Diverse Settings, Questions and Approaches
Edited by Karen D. Hughes and Jennifer E. Jennings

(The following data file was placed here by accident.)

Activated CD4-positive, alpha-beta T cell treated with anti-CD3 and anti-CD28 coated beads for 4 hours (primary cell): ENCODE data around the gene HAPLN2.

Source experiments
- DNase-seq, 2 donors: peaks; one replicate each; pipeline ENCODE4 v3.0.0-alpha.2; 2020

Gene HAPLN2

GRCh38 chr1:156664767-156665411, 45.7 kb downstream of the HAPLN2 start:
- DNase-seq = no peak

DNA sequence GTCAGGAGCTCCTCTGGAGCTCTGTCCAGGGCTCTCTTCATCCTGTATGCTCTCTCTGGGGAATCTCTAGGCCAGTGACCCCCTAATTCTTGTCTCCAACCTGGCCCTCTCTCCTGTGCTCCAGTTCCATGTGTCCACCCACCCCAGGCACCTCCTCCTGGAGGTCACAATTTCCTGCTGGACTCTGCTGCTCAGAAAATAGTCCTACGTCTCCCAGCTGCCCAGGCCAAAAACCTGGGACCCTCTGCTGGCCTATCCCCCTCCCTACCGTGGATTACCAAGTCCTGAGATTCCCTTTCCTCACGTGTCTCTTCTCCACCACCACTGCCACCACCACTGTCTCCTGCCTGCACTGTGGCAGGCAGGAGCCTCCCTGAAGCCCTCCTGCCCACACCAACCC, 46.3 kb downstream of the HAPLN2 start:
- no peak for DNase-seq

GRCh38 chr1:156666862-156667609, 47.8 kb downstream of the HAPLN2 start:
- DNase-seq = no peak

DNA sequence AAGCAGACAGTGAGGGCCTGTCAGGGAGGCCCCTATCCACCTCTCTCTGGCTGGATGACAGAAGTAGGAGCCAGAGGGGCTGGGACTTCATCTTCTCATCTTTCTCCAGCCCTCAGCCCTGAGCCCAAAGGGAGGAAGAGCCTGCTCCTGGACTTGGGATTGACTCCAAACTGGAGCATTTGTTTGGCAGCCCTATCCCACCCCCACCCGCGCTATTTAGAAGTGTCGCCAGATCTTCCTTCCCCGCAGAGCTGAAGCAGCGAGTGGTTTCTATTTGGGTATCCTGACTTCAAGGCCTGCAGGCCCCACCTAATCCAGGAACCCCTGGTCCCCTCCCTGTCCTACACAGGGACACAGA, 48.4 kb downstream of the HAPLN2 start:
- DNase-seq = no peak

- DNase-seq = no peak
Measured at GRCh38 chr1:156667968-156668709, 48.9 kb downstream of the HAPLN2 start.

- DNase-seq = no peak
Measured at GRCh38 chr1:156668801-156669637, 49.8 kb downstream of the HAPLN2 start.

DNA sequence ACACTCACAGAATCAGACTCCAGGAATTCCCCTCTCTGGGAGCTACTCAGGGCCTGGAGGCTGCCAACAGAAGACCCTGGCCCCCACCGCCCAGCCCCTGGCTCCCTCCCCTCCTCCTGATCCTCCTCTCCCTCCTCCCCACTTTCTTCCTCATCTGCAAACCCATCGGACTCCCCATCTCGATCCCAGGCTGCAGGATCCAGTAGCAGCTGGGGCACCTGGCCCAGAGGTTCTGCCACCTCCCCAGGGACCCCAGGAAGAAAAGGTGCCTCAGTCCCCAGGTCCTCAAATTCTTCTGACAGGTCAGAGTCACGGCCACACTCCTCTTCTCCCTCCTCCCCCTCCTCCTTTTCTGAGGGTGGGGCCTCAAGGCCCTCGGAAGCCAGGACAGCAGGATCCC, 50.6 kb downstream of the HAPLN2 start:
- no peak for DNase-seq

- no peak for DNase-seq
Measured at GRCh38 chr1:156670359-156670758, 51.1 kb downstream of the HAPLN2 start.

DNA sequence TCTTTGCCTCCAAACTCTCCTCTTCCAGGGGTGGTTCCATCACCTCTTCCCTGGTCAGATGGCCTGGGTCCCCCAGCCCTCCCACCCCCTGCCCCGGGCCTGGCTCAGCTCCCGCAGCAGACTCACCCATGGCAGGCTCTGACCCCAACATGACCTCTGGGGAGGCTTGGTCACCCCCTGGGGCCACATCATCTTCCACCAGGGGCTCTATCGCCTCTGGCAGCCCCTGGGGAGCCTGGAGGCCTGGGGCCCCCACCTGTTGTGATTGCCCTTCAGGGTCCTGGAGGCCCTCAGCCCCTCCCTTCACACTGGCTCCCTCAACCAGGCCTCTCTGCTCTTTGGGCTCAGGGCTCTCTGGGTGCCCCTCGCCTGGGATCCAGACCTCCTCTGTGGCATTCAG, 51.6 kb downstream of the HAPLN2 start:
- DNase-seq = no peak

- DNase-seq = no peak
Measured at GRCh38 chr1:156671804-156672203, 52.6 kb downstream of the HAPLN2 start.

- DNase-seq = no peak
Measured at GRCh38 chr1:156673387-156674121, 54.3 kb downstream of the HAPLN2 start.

It is a given that entrepreneurship is a legitimate field of study, with more than 50 journals, 2200 members of the Academy of Management Entrepreneurship Division, and the Babson College Entrepreneurship Research Conference (BCERC) drawing more than 600 abstracts every year. Yet, studies focusing on or including women entrepreneurs are few, even though we know from the Global Entrepreneurship Monitor (GEM) that women entrepreneurs are developing businesses, creating jobs, innovating and solving social problems in most countries around the world (Kelley et al. 2010). Since the mid-1980s, most research on women’s entrepreneurship focused on factors influencing the start-up of ventures (Gatewood et al., 2003). Notably absent was an understanding of factors affecting growth. In 1999, I and my colleagues Nancy Carter, Elizabeth Gatewood, Patricia Greene and Myra Hart launched the DIANA project to study the phenomenon of women’s entrepreneurship in the United States. At the time, women-led ventures were smaller than those of their male counterparts, whether measured by size of revenues generated or the number of people employed. We asked, ‘Why do women owned businesses remain smaller than those of their male counterparts?’ A multi-method research effort was undertaken to examine supply of and demand for growth capital relative to women entrepreneurs. Our US research showed that women entrepreneurs seldom acquire sufficient funds to grow their businesses aggressively and to reach their full potential. This raised a new question, ‘Do women face unique challenges in acquiring growth capital?’ While the collective research showed demand by women entrepreneurs...